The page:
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An artificial intelligence tool Google provides to developers won't add gender labels to images anymore, saying a person's gender can't be determined just by how they look in a photo, Business Insider reports. The company emailed developers today about the change to its widely used Cloud Vision API tool, which uses AI to analyze images and identify faces, landmarks, explicit content, and other recognizable features. Instead of using "man" or "woman" to identify images, Google will tag such images with labels like "person," as part of its larger effort to avoid instilling AI algorithms with human bias. In the email to developers announcing the change, Google cited its own AI guidelines, Business Insider reports. "Given that a person's gender cannot be inferred by appearance, we have decided to remove these labels in order to align with the Artificial Intelligence Principles at Google, specifically Principle #2: Avoid creating or reinforcing unfair bias."


Google removes nearly 600 apps for spam-like ads after they were downloaded 4.5 BILLION times

Daily Mail - Science & tech

In a large scale effort to insulate users from disruptive spam and ads Google removed nearly 600 apps from its Play store that had been downloaded an astonishing 4.5 billion times. According to Google, the apps violated its rules on disruptive ad policies, meaning they show advertisements that were'displayed to users in unexpected ways, including impairing or interfering with the usability of device functions.' This can include plastering a device's screen with full-screen ads even when the application isn't being used or even when a user is trying to make a phone call. 'This is an invasive maneuver that results in poor user experiences that often disrupt key device functions and this approach can lead to unintentional ad clicks that waste advertiser spend,' wrote Google in a blog post. Advertisers scammed by those apps will be refunded according to Google.


Google's AI drops 'man' and 'woman' gender labels to avoid possible bias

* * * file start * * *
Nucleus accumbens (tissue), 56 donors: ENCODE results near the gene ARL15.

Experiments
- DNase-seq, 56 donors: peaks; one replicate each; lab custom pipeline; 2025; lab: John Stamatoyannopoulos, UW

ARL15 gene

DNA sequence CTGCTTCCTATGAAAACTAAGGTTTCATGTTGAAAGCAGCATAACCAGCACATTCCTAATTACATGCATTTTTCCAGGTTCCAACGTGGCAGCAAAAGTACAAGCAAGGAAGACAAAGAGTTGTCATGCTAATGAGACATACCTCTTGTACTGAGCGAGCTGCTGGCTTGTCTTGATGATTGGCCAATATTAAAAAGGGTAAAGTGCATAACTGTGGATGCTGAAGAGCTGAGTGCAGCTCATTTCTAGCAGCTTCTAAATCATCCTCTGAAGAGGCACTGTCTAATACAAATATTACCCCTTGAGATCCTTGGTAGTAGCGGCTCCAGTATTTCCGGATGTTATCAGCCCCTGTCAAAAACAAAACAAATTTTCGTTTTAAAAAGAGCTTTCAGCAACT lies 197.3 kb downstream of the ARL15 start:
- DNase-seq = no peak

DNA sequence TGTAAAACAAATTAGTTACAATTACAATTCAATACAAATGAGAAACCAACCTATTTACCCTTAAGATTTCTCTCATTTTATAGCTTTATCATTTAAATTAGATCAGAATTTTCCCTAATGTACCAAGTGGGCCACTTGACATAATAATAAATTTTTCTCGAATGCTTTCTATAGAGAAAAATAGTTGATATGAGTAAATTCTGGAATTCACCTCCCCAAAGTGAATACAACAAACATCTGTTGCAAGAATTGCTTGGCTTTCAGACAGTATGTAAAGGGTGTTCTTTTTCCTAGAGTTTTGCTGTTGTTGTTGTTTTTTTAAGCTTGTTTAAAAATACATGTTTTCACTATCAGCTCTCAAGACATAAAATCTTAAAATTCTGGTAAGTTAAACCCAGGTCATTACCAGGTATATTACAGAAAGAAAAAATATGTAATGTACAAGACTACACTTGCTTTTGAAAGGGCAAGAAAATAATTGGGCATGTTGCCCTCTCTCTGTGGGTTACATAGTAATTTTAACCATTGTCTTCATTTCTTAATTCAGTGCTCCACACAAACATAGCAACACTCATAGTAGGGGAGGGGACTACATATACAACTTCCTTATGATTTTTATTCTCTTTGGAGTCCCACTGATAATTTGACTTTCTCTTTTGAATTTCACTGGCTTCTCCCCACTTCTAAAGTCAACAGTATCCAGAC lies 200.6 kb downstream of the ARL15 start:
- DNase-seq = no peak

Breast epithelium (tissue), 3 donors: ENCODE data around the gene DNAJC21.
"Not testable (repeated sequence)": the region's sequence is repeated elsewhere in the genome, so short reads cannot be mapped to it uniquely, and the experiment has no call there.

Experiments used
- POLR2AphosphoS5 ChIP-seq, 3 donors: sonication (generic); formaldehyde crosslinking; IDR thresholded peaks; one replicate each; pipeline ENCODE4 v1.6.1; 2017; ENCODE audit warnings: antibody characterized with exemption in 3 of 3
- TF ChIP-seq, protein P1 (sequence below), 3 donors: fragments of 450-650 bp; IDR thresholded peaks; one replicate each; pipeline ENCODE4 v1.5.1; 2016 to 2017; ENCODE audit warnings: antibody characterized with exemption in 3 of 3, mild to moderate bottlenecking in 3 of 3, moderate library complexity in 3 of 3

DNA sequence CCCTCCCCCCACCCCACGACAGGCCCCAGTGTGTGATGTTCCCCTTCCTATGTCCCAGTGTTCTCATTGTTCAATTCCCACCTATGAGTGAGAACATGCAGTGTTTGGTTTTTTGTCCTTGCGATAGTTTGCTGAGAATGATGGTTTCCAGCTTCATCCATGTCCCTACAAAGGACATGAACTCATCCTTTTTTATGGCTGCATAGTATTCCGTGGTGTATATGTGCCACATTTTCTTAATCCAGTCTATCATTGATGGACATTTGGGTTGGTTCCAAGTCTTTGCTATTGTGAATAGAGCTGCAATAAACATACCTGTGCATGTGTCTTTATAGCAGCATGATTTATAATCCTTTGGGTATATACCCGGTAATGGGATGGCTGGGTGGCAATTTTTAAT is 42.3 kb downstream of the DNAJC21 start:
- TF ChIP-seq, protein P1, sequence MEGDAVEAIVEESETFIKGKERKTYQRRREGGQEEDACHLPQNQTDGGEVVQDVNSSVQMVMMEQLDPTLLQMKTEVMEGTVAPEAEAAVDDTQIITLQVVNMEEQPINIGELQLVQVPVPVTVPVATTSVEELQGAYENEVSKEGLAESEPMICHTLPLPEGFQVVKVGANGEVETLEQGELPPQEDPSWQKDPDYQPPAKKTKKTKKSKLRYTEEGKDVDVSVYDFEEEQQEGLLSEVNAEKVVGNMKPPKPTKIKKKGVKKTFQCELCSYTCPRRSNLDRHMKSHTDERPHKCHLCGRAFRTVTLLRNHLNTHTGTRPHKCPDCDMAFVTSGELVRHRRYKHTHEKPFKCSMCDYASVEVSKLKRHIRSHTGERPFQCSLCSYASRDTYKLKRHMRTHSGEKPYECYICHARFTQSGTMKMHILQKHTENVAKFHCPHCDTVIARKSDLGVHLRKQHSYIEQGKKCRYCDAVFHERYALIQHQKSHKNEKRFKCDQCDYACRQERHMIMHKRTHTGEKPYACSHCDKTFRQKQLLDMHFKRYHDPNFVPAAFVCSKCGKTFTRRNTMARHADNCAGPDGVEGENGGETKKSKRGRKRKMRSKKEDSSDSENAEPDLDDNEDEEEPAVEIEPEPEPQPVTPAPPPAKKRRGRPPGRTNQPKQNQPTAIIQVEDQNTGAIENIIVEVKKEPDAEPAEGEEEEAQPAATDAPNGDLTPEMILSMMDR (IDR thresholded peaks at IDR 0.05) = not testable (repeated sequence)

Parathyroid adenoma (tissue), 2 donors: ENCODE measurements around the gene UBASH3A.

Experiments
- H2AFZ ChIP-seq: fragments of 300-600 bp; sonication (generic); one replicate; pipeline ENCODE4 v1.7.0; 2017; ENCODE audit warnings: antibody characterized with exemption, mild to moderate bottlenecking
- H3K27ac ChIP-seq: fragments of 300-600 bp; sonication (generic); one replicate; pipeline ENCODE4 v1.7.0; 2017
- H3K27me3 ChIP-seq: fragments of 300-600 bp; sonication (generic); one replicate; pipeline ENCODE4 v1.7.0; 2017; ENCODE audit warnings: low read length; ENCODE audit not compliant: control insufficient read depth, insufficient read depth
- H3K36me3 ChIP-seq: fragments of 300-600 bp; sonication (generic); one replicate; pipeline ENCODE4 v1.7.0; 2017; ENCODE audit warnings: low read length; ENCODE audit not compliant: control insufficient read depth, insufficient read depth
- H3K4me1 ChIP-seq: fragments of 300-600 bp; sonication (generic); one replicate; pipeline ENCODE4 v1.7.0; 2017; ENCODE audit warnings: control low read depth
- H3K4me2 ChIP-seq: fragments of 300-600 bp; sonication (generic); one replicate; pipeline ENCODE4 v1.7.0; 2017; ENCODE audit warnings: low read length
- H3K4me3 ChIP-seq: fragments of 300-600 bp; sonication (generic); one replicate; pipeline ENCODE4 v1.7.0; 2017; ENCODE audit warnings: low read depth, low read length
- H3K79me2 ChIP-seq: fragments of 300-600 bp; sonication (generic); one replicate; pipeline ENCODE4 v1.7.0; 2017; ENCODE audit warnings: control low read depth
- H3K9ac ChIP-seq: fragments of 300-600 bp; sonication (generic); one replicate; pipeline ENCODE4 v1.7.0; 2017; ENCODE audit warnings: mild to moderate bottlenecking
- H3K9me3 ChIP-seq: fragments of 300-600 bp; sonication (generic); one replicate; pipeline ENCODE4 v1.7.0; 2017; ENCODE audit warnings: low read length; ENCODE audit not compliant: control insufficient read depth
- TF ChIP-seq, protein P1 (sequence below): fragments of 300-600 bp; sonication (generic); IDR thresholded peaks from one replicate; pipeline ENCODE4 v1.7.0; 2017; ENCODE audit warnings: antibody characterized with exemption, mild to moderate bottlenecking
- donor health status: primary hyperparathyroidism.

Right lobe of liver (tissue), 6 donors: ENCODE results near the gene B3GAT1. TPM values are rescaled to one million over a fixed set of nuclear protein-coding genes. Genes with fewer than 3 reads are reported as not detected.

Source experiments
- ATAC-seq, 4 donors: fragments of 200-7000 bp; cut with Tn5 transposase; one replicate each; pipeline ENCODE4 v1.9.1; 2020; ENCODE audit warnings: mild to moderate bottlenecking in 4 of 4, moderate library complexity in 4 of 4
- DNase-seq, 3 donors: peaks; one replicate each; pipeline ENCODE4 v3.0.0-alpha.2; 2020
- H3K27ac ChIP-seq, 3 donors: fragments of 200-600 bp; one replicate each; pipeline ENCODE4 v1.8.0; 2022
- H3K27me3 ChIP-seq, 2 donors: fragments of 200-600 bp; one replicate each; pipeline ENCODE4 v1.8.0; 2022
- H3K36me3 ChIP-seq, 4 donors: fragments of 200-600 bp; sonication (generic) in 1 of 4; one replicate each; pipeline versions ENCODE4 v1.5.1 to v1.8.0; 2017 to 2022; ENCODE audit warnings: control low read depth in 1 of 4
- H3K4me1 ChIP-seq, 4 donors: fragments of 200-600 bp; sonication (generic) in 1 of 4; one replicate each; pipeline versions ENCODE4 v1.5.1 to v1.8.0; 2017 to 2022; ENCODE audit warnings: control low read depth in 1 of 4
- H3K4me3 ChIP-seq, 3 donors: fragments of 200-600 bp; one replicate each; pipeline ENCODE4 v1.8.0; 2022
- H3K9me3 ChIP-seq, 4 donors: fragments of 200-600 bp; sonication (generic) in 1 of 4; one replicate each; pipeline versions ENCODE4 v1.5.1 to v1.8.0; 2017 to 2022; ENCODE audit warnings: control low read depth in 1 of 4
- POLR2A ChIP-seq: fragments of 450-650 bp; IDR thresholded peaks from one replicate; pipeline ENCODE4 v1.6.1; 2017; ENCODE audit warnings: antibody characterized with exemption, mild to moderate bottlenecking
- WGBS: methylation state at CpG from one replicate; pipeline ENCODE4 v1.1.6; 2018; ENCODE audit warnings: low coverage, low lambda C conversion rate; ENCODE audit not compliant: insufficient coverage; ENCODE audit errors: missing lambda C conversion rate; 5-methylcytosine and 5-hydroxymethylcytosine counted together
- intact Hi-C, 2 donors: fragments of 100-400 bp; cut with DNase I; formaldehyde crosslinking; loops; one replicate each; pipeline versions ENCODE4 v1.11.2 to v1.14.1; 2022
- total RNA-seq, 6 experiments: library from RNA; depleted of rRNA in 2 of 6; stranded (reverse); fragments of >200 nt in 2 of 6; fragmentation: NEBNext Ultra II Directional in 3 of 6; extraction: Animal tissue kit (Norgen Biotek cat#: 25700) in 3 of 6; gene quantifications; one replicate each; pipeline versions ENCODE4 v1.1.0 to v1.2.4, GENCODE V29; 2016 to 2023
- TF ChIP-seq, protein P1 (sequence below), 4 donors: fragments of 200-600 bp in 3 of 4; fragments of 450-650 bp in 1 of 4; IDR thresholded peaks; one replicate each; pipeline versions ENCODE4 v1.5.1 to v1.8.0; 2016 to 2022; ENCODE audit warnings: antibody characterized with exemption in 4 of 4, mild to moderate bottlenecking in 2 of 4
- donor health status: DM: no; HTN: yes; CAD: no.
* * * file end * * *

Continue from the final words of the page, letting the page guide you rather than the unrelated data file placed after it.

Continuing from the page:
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Google has announced that its image recognition AI will no longer identify people in images as a man or a woman, reports Business Insider. The change was revealed in an email to developers who use the company's Cloud Vision API that makes it easy for apps and services to identify objects in images. In the email, Google said it wasn't possible to detect a person's true gender based simply on the clothes they were wearing. But Google also said that they were dropping gender labels for another reason: they could create or reinforce biases. Given that a person's gender cannot be inferred by appearance, we have decided to remove these labels in order to align with the Artificial Intelligence Principles at Google, specifically Principle #2: Avoid creating or reinforcing unfair bias.


Can AI flag disease outbreaks faster than humans? Not quite

The Japan Times

BOSTON – Did an artificial-intelligence system beat human doctors in warning the world of a severe coronavirus outbreak in China? But what the humans lacked in sheer speed, they more than made up in finesse. Early warnings of disease outbreaks can help people and governments save lives. In the final days of 2019, an AI system in Boston sent out the first global alert about a new viral outbreak in China. But it took human intelligence to recognize the significance of the outbreak and then awaken response from the public health community.


Google used AI and human moderation to take down over 75 million Google Maps reviews

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Hundreds of millions of people contribute over 20 million reviews, ratings, and other pieces of content to Google Maps' over 200 million points of interest daily -- it's how the platform continues to grow so rapidly. But user contributions are intrinsically fraught. That's why increasingly, Google is using AI and machine learning to spot malicious contributions at submission time, ensuring they don't reach the over 1 billion users who regularly use Maps. In a blog post, Google said that it uses automated detection systems, including machine learning models, to scan millions of contributions to detect and remove policy-violating content. In the case of reviews, its systems audit every review before they're published to Maps, looking for signs of fake or misleading content.